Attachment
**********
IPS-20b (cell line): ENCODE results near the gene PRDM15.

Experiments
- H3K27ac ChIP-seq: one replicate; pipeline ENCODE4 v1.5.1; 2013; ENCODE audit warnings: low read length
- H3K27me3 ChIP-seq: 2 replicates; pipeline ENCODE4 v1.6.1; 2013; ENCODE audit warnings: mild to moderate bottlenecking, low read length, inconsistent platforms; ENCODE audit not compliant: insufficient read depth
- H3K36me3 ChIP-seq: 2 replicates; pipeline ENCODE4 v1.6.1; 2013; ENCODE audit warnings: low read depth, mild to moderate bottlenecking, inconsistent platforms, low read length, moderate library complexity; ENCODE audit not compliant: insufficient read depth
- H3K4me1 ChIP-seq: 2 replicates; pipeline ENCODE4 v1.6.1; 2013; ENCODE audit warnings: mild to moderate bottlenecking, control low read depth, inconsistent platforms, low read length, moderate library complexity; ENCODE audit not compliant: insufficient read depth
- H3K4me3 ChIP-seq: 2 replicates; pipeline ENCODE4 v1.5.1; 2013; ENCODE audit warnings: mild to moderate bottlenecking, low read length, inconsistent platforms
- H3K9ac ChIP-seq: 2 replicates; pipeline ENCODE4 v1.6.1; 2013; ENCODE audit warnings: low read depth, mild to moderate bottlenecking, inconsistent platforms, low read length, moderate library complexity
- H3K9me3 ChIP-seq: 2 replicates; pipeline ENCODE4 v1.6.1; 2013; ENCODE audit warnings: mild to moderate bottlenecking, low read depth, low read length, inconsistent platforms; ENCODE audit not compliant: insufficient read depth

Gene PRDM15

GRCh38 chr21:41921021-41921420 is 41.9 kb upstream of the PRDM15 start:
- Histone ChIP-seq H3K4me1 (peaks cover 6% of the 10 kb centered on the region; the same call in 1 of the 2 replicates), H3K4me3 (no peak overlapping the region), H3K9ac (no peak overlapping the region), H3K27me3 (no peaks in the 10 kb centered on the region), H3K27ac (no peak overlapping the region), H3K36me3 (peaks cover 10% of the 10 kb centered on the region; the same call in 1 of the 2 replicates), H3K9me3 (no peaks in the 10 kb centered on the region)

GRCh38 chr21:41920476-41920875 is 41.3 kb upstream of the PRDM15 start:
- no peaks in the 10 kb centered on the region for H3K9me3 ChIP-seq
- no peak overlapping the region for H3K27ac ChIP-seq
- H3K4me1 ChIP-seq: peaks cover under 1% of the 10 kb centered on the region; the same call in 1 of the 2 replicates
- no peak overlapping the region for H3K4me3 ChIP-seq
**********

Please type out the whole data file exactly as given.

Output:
IPS-20b (cell line): ENCODE results near the gene PRDM15.

Experiments
- H3K27ac ChIP-seq: one replicate; pipeline ENCODE4 v1.5.1; 2013; ENCODE audit warnings: low read length
- H3K27me3 ChIP-seq: 2 replicates; pipeline ENCODE4 v1.6.1; 2013; ENCODE audit warnings: mild to moderate bottlenecking, low read length, inconsistent platforms; ENCODE audit not compliant: insufficient read depth
- H3K36me3 ChIP-seq: 2 replicates; pipeline ENCODE4 v1.6.1; 2013; ENCODE audit warnings: low read depth, mild to moderate bottlenecking, inconsistent platforms, low read length, moderate library complexity; ENCODE audit not compliant: insufficient read depth
- H3K4me1 ChIP-seq: 2 replicates; pipeline ENCODE4 v1.6.1; 2013; ENCODE audit warnings: mild to moderate bottlenecking, control low read depth, inconsistent platforms, low read length, moderate library complexity; ENCODE audit not compliant: insufficient read depth
- H3K4me3 ChIP-seq: 2 replicates; pipeline ENCODE4 v1.5.1; 2013; ENCODE audit warnings: mild to moderate bottlenecking, low read length, inconsistent platforms
- H3K9ac ChIP-seq: 2 replicates; pipeline ENCODE4 v1.6.1; 2013; ENCODE audit warnings: low read depth, mild to moderate bottlenecking, inconsistent platforms, low read length, moderate library complexity
- H3K9me3 ChIP-seq: 2 replicates; pipeline ENCODE4 v1.6.1; 2013; ENCODE audit warnings: mild to moderate bottlenecking, low read depth, low read length, inconsistent platforms; ENCODE audit not compliant: insufficient read depth

Gene PRDM15

GRCh38 chr21:41921021-41921420 is 41.9 kb upstream of the PRDM15 start:
- Histone ChIP-seq H3K4me1 (peaks cover 6% of the 10 kb centered on the region; the same call in 1 of the 2 replicates), H3K4me3 (no peak overlapping the region), H3K9ac (no peak overlapping the region), H3K27me3 (no peaks in the 10 kb centered on the region), H3K27ac (no peak overlapping the region), H3K36me3 (peaks cover 10% of the 10 kb centered on the region; the same call in 1 of the 2 replicates), H3K9me3 (no peaks in the 10 kb centered on the region)

GRCh38 chr21:41920476-41920875 is 41.3 kb upstream of the PRDM15 start:
- no peaks in the 10 kb centered on the region for H3K9me3 ChIP-seq
- no peak overlapping the region for H3K27ac ChIP-seq
- H3K4me1 ChIP-seq: peaks cover under 1% of the 10 kb centered on the region; the same call in 1 of the 2 replicates
- no peak overlapping the region for H3K4me3 ChIP-seq